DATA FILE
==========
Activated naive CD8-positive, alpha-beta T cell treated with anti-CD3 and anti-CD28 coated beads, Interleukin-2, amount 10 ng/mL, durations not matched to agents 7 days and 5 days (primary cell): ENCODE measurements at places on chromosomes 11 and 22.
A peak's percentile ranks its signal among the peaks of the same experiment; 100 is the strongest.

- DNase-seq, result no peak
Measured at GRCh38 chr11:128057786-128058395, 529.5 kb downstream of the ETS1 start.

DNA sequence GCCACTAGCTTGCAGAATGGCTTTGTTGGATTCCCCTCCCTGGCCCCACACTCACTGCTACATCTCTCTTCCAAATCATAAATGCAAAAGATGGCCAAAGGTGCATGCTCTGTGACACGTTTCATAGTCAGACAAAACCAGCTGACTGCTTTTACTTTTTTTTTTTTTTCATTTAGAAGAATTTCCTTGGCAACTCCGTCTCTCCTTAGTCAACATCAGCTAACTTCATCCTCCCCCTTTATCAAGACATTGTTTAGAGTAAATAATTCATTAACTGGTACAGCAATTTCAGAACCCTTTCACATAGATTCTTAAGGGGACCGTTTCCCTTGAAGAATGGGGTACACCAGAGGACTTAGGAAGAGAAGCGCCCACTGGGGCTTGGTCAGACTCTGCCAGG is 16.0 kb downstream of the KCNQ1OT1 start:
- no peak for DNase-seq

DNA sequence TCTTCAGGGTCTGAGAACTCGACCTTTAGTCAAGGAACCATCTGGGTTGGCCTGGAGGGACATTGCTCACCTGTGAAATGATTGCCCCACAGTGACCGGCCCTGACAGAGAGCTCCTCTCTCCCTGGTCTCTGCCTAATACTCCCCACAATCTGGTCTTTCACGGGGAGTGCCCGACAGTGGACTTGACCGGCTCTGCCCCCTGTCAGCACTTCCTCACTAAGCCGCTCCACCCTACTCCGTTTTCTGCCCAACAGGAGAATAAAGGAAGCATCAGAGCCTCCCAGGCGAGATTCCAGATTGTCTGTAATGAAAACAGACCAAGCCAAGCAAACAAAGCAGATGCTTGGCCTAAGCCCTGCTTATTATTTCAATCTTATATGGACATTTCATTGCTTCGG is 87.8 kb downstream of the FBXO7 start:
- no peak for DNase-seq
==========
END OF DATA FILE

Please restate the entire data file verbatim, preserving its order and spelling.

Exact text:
Activated naive CD8-positive, alpha-beta T cell treated with anti-CD3 and anti-CD28 coated beads, Interleukin-2, amount 10 ng/mL, durations not matched to agents 7 days and 5 days (primary cell): ENCODE measurements at places on chromosomes 11 and 22.
A peak's percentile ranks its signal among the peaks of the same experiment; 100 is the strongest.

- DNase-seq, result no peak
Measured at GRCh38 chr11:128057786-128058395, 529.5 kb downstream of the ETS1 start.

DNA sequence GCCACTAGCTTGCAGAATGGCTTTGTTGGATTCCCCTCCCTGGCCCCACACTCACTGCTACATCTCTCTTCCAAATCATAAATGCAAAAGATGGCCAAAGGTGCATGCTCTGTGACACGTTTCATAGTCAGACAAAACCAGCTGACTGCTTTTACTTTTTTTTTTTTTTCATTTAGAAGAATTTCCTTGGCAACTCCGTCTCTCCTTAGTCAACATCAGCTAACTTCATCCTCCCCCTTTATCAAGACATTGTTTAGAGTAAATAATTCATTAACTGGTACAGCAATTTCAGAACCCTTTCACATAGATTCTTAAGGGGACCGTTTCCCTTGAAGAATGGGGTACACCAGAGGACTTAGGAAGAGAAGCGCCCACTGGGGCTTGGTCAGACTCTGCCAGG is 16.0 kb downstream of the KCNQ1OT1 start:
- no peak for DNase-seq

DNA sequence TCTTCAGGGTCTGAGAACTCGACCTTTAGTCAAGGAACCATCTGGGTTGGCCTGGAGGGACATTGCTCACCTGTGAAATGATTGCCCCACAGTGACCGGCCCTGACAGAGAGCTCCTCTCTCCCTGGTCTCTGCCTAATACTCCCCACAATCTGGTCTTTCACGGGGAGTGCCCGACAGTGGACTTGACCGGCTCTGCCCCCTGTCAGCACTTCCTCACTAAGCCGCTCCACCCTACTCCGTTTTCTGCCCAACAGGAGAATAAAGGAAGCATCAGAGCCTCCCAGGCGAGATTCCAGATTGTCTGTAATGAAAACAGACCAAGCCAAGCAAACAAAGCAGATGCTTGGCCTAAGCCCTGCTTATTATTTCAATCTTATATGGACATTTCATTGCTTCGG is 87.8 kb downstream of the FBXO7 start:
- no peak for DNase-seq